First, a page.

The emergence of hybrid social enterprise

On September 25th, 2015, the United Nations hosted a summit at their New York City headquarters to adopt post-2015 sustainability goals. These 17 “Global Goals” aim to end extreme poverty, fight inequality & injustice and fix climate change. There has been a long running debate on the effectiveness of foreign aid, part of the means to attain these goals: what is the best way to do this? Two economists, Jeffery Sachs and William Easterly, have long debated two main approaches to this question. The former suggests that foreign aid and funds are needed to push communities out of the poverty gap while the latter believes that open markets and NOT third party funding will help bring people out of poverty. I propose that a combination of both these viewpoints have the potential to create a more realistic approach to meeting the Global Goals. By integrating nonprofits and hybrid social ventures, social value, as promoted in the Harvard Business Review can be created.

Sustainability of the nonprofit structure

I have volunteered with nonprofit organizations for the last twelve years, my most recent involvement including volunteering on the leadership team for a local anti-sex trafficking organization. While nonprofits each have a unique vision, the overall structure is typically the same: connect donors to the cause you are pioneering. This marries the public or private benefit of the donor with the cause the nonprofit works for. However, this model does not incorporate the longevity of the community receiving services or funding provided by the nonprofit. If a nonprofit doesn’t receive sufficient grants or donations, the community consequently loses the service. This is a one directional funding path. A more sustainable solution would be to create a path which equips communities to be self-sustaining.

What other options are available?

The “hybrid social venture” has emerged as a valuable alternative to the nonprofit organization. A writer for Harvard Business School, Michael Blanding, described this enterprise as “combin[ing] the social welfare logic of a nonprofit and the commercial logic of a for-profit business.” This can take the form of either a nonprofit organization or for-profit entity, but the purpose is to develop capitol and a sustainable funding structure. One local example is FareStart, a nonprofit in Seattle that provides job training in additional to established restaurants and cafes.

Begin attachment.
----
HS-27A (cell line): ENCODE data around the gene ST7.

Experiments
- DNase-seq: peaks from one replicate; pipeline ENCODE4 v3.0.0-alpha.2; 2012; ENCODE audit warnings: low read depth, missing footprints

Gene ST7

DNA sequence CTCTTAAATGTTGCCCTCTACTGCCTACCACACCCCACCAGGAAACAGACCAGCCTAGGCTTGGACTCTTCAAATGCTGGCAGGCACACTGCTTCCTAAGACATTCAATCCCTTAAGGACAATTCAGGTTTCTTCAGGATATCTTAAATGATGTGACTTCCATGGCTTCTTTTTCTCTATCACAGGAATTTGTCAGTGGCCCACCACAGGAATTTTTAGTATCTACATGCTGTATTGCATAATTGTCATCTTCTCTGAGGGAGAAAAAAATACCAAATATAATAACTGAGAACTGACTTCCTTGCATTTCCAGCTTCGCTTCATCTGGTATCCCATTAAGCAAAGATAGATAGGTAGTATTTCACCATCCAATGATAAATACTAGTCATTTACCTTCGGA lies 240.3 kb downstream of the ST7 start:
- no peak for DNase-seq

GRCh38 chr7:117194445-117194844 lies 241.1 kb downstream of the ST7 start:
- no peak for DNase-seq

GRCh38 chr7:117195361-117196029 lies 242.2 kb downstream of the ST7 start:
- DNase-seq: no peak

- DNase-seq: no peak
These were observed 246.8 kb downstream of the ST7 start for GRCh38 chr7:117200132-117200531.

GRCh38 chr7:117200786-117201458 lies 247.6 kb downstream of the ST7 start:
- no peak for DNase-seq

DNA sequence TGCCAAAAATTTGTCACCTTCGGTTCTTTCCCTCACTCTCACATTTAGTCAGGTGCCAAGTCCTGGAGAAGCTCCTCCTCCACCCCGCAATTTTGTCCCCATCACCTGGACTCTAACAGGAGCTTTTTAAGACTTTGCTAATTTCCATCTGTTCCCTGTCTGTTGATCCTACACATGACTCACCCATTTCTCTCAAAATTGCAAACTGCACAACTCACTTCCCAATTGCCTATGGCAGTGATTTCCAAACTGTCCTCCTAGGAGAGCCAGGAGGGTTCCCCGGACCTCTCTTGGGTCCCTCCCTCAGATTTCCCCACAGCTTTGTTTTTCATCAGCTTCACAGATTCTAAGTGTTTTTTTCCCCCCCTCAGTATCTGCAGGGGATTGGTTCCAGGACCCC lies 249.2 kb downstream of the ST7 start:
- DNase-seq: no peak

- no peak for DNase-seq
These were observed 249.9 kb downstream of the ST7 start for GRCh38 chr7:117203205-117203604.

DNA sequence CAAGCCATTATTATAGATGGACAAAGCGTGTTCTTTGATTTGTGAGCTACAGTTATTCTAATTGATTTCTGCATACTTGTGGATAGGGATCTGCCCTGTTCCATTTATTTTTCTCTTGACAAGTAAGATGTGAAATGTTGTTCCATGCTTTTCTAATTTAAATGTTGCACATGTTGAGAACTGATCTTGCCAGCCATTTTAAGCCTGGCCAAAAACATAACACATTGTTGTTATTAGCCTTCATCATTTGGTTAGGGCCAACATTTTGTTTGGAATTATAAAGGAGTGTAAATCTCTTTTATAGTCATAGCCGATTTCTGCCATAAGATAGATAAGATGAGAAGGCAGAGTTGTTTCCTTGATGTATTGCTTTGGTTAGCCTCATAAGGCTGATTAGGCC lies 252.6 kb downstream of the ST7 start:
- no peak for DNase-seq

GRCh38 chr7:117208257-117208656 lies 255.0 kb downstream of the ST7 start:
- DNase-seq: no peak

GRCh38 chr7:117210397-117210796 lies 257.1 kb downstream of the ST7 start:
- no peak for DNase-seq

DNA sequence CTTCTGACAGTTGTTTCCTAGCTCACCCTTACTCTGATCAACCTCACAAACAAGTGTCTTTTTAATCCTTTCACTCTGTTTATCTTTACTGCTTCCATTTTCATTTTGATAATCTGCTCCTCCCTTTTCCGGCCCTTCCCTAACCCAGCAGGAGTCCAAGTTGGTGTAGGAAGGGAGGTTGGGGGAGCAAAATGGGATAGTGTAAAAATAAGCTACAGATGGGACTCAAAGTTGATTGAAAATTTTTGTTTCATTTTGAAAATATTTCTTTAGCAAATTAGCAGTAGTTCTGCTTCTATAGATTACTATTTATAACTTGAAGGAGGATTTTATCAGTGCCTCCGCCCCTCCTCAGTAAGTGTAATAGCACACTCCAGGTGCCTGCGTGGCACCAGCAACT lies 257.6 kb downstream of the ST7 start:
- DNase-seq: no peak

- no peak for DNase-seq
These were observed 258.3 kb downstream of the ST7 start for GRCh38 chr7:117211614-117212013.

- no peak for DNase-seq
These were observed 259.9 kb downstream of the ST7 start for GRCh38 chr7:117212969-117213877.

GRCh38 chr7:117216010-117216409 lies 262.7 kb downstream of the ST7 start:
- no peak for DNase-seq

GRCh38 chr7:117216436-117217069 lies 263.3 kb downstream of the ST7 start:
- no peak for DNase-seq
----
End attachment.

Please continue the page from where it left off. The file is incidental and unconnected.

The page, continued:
Global Goals have been adopted by the international community, but now the question remains as to how to effectively meet these goals. Nonprofit organizations are not going anywhere, but an alternative to the structure of simply raising and distributing funds through grants and donors is to create a self-sustaining enterprise within the community.

 

For more information on hybrid social ventures:

http://ssir.org/articles/entry/in_search_of_the_hybrid_ideal

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About miriamhacker

A native to the Pacific Northwest, Miriam completed both her undergraduate and graduate studies in Civil and Environmental Engineering at the University of Washington. Her current research interests focus on the relationships between cultural understanding and access to sanitation technology as well as social sustainability in international development. Prior to her doctoral studies, Miriam worked in stormwater regulation for a local municipality. Outside of research, Miriam enjoys volunteering with a local non-profit organization, exploring local coffee shops and watching professional basketball.

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